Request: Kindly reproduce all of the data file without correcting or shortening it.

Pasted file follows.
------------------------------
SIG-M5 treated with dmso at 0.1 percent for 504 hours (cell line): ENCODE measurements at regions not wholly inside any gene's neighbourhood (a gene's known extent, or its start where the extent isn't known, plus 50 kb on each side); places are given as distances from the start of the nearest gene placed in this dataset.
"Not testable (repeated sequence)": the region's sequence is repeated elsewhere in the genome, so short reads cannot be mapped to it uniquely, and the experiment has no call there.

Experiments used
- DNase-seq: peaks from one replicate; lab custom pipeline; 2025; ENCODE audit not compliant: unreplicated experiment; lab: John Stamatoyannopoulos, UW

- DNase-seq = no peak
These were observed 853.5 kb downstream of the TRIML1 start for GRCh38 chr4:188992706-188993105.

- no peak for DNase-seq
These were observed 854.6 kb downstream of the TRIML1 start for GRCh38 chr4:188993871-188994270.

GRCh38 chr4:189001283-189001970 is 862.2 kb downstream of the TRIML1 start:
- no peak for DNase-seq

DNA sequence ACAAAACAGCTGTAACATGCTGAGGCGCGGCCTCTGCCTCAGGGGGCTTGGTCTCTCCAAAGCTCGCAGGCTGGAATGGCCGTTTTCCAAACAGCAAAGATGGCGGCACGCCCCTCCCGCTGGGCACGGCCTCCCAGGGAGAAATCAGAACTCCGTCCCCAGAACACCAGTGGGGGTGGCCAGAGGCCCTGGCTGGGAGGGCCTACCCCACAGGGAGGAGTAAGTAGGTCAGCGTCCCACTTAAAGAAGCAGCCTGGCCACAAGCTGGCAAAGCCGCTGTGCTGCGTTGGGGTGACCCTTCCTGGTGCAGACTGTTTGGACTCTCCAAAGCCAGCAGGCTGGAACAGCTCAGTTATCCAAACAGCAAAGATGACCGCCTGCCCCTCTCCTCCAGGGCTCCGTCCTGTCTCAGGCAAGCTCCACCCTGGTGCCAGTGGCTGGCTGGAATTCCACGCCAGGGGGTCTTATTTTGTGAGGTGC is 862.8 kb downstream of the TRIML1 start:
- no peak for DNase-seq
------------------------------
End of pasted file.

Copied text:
SIG-M5 treated with dmso at 0.1 percent for 504 hours (cell line): ENCODE measurements at regions not wholly inside any gene's neighbourhood (a gene's known extent, or its start where the extent isn't known, plus 50 kb on each side); places are given as distances from the start of the nearest gene placed in this dataset.
"Not testable (repeated sequence)": the region's sequence is repeated elsewhere in the genome, so short reads cannot be mapped to it uniquely, and the experiment has no call there.

Experiments used
- DNase-seq: peaks from one replicate; lab custom pipeline; 2025; ENCODE audit not compliant: unreplicated experiment; lab: John Stamatoyannopoulos, UW

- DNase-seq = no peak
These were observed 853.5 kb downstream of the TRIML1 start for GRCh38 chr4:188992706-188993105.

- no peak for DNase-seq
These were observed 854.6 kb downstream of the TRIML1 start for GRCh38 chr4:188993871-188994270.

GRCh38 chr4:189001283-189001970 is 862.2 kb downstream of the TRIML1 start:
- no peak for DNase-seq

DNA sequence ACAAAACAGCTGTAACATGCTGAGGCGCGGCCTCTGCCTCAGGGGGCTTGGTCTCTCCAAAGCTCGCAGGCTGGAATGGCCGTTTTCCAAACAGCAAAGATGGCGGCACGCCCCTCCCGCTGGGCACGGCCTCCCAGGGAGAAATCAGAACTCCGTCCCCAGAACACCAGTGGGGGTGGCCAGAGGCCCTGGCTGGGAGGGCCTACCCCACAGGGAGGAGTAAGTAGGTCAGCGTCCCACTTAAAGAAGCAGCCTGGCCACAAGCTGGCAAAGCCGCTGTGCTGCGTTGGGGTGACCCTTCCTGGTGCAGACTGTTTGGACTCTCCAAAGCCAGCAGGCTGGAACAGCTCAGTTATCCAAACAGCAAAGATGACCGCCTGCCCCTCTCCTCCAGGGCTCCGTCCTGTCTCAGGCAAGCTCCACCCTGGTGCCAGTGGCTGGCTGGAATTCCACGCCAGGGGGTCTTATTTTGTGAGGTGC is 862.8 kb downstream of the TRIML1 start:
- no peak for DNase-seq